Officials in Riverbank, both governmental and at the Historical Society, let a major milestone in the city’s history slide by unnoticed this past weekend.
Aug. 19, 1922, was the year the city was incorporated. That was 95 years ago this past Saturday.
Neither group organized any kind of recognition, celebration or other acknowledgement. But the good news is, they have five years to gear up for a centennial.
The origins of Riverbank go back further than 1922, but that was when it was officially incorporated, which brought it under more formal rules under the State of California.
Most writings about the origins of Riverbank date it back to at least 1854, when Major James Burney founded a ferry crossing near town, according to work written by I.N. “Jack” Brotherton, who has done extensive research on the area. Around this crossing a little settlement known as Burneyville built up.
Although it flourished for a while, it went into gradual decline, Brotherton wrote. At one time, he said, in the 1870s, it consisted of several residences, among them Major Burney’s two story home on what is now Orange Avenue, near the First Street Bridge across the Stanislaus River.
The town reportedly had two named streets, Main Street and Blair Avenue. Its business district boasted a grocery store, blacksmith shop, a warehouse, a hotel, some saloons, a dry goods store and a shoe repair shop. By the mid-1800s these had all disappeared and all that remained were a few residences and a church.
Besides Orange Avenue, all that remains to commemorate the ferry crossing settlement is a short section of Burneyville Road, which connects Riverside Drive with River Cove Drive, across the river from Jacob Myers Park.
The coming of the railroad in about 1871, spelled the beginning of the end of Burneyville, since the Union Pacific chose to route through neighboring Oakdale. Buildings, both homes and businesses, were uprooted intact and moved to Oakdale.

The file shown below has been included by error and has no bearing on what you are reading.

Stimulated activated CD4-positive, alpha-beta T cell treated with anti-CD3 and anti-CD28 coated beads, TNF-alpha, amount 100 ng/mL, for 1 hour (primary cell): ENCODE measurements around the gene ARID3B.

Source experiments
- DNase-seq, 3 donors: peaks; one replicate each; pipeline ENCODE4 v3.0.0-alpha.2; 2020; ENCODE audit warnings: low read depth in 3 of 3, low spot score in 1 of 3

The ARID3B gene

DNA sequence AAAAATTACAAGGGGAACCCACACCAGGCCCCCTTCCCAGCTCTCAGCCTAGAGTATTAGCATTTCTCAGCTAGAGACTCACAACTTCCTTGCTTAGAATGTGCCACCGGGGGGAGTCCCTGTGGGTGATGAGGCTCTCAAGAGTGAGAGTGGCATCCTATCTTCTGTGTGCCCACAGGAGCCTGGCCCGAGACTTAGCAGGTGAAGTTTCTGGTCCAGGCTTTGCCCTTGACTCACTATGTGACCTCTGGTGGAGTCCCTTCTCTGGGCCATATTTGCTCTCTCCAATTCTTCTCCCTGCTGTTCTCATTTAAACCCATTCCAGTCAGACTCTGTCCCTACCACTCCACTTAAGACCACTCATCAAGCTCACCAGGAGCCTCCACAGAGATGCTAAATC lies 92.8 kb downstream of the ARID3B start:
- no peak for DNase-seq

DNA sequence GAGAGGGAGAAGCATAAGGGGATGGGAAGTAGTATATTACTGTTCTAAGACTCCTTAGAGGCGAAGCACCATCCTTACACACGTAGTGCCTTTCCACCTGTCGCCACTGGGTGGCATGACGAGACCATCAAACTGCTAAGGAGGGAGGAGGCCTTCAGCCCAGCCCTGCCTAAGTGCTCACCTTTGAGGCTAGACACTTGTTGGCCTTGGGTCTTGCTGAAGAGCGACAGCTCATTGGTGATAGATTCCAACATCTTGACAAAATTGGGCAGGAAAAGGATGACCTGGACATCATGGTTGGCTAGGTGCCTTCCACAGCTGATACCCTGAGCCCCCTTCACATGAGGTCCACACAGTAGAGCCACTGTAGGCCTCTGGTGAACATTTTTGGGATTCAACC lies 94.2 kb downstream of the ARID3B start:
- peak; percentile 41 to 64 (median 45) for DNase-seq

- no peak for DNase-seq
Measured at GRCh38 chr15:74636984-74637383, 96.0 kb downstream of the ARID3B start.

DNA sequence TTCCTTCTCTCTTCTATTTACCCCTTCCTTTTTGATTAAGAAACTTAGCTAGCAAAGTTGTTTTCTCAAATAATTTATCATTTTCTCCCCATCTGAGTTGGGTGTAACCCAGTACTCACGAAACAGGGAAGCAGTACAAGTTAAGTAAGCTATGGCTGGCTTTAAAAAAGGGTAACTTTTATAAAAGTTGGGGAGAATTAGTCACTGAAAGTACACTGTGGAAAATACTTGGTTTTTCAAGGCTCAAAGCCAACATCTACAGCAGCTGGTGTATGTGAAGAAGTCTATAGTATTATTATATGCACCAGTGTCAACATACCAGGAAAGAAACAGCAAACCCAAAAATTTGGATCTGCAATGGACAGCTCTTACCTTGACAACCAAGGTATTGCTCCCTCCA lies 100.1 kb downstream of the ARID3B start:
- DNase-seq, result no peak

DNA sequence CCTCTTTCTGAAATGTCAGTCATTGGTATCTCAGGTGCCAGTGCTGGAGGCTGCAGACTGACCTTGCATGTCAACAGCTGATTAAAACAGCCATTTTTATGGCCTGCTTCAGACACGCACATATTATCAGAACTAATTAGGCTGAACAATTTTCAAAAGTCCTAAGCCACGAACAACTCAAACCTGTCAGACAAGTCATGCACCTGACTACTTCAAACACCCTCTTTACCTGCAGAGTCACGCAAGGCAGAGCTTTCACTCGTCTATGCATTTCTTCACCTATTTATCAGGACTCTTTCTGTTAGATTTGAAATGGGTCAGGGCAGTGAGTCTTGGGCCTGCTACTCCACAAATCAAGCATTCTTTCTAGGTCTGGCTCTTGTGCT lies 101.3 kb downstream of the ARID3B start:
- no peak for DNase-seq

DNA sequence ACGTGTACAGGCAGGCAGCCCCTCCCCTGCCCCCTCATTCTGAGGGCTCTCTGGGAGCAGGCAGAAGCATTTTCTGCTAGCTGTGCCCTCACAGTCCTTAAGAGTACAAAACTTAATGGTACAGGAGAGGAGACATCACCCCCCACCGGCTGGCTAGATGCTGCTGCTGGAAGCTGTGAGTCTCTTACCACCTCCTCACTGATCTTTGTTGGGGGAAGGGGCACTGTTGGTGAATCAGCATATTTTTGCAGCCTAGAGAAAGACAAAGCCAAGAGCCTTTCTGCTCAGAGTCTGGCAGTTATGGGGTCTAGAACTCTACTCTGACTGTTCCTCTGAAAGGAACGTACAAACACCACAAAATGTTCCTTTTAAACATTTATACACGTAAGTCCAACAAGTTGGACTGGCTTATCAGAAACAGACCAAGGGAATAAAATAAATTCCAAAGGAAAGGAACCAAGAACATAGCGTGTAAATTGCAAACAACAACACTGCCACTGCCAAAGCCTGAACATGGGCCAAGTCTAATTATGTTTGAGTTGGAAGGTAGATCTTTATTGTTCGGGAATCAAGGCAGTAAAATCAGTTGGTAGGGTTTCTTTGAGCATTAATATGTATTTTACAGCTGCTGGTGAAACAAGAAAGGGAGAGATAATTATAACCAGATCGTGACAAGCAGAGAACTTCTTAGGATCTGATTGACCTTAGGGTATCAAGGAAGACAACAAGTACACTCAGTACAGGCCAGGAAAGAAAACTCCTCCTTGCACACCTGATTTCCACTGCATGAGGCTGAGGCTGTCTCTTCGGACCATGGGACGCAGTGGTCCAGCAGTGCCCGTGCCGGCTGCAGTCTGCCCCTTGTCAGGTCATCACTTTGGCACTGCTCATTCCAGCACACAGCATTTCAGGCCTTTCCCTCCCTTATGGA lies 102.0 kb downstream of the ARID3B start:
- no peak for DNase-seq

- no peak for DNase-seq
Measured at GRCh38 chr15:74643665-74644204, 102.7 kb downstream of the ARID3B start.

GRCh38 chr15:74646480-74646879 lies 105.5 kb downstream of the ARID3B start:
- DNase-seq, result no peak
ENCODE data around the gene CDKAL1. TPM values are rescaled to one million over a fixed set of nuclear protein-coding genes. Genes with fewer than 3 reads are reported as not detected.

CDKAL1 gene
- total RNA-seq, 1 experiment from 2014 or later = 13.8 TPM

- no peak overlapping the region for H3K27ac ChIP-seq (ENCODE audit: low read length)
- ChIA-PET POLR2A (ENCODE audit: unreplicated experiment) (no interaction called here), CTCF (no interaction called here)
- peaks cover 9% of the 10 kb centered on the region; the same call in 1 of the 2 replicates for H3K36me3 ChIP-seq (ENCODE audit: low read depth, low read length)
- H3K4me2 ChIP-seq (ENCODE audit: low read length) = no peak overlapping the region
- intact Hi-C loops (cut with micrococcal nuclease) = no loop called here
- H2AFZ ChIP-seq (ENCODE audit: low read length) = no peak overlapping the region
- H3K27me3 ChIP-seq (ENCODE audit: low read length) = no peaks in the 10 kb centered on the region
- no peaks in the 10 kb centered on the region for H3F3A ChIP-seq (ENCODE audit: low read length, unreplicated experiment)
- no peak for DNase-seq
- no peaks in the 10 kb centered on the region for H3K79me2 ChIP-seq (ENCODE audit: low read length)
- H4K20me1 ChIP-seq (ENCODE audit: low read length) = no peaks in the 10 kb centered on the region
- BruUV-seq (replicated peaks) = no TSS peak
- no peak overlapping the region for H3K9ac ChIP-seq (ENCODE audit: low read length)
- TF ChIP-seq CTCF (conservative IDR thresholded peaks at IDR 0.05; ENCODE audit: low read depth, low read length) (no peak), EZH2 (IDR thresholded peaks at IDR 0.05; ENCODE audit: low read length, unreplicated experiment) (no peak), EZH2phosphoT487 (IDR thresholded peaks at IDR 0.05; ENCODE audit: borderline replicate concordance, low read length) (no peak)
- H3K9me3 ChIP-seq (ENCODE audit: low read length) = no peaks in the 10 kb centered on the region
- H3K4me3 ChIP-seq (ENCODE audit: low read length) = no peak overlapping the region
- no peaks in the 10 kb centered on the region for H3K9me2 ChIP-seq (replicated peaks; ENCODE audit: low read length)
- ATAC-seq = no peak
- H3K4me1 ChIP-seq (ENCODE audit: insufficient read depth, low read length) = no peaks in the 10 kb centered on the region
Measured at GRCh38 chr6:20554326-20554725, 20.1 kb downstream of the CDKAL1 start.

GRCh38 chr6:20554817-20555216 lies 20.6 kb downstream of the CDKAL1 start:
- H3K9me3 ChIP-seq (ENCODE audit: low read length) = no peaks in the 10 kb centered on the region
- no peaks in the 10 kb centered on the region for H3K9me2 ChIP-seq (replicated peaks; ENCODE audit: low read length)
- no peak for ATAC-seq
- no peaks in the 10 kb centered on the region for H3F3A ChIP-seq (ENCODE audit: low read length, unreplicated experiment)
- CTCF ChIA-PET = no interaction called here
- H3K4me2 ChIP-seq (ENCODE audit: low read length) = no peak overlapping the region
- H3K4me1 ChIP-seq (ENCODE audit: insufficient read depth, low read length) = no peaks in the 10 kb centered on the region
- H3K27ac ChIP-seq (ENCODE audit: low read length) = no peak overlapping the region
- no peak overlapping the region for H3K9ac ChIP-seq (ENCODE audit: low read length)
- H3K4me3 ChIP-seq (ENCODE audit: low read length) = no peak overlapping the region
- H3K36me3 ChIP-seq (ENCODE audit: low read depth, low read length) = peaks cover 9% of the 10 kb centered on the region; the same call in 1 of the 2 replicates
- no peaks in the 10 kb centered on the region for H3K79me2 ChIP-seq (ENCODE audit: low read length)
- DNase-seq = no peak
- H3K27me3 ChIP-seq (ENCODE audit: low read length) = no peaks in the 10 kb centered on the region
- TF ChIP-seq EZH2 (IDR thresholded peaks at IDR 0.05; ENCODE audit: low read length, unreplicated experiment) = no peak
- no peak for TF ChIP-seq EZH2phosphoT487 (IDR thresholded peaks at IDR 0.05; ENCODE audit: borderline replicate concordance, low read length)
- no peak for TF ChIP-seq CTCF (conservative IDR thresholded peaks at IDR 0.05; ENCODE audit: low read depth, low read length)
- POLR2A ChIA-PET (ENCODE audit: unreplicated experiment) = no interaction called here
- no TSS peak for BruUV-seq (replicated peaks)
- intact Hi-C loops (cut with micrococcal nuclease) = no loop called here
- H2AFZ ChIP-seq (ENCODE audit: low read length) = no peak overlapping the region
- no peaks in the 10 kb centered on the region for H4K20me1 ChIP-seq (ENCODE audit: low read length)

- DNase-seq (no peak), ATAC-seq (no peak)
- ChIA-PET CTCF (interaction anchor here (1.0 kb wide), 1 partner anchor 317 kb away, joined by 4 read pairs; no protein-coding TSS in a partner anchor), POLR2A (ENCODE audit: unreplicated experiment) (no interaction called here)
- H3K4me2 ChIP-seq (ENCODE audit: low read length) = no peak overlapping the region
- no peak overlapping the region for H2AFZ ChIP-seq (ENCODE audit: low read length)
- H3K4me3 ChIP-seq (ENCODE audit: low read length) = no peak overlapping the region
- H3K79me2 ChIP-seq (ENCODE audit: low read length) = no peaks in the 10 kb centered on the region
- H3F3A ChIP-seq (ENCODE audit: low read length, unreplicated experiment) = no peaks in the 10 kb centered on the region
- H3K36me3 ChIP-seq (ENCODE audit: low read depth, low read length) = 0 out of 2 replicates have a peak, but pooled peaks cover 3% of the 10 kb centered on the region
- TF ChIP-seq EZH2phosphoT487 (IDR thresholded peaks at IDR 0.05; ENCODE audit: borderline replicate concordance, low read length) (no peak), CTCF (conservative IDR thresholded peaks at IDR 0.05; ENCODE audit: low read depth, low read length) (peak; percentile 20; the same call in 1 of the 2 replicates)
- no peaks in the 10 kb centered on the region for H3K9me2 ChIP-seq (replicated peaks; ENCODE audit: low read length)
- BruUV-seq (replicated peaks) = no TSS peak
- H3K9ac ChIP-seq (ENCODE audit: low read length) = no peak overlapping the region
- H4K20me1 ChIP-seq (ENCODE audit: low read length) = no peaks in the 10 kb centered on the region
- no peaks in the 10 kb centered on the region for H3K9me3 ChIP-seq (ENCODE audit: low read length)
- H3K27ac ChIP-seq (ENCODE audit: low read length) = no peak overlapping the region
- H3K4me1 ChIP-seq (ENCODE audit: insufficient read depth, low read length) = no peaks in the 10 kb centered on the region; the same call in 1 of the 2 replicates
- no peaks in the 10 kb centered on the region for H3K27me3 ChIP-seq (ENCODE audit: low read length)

But then the San Francisco & San Joaquin railroad, built with Spreckles’ sugar empire money, barreled down the valley, headed for the area. By the time it crossed the Stanislaus River here, it was owned by the Atchison, Topeka and Santa Fe Railroad, which also built a large rail yard, roundhouse and passenger depot here. The steam engines of the time needed resupply stations close together, along with maintenance facilities. Businesses and rooming houses for rail crews grew up quickly.
A request to the post office department for mail service here required a name for the settlement, and someone suggested “Wilbur,” after the right-of-way agent for the railroad. The postal department said no — there was already a Wilbur in Colorado, and it didn’t want to add to any confusion. Two names, Stanislaus and Riverbank, were then suggested and the simpler name won out. The new town was born and had a name ... and it began to grow.
A division point grew up here in 1900, and construction of the concrete machine shop, roundhouse and spur lines began spur growth.
In 1911 a Los Angeles land company, Guy M. Rush, first laid out what is now the downtown area, advertising lots for sale with plentiful water available, purchased from Thomas Snedigar, owner of many acres in the area. The bank building at Santa Fe and Third streets was started in 1913, finished the next year.
By 1922, the year the city was incorporated, the Carnegie Library had been finished. It was built with a donation from Andrew Carnegie, matched by funds from local residents.
In August, 2022, Riverbank will celebrate its 100-year anniversary. With five years to plan, officials are hoping to offer a large-scale celebration.
(Editor’s note: Some of the information in this article was originally reported in a series of articles in the Riverbank News, published in 1952, the city’s 30th anniversary year.)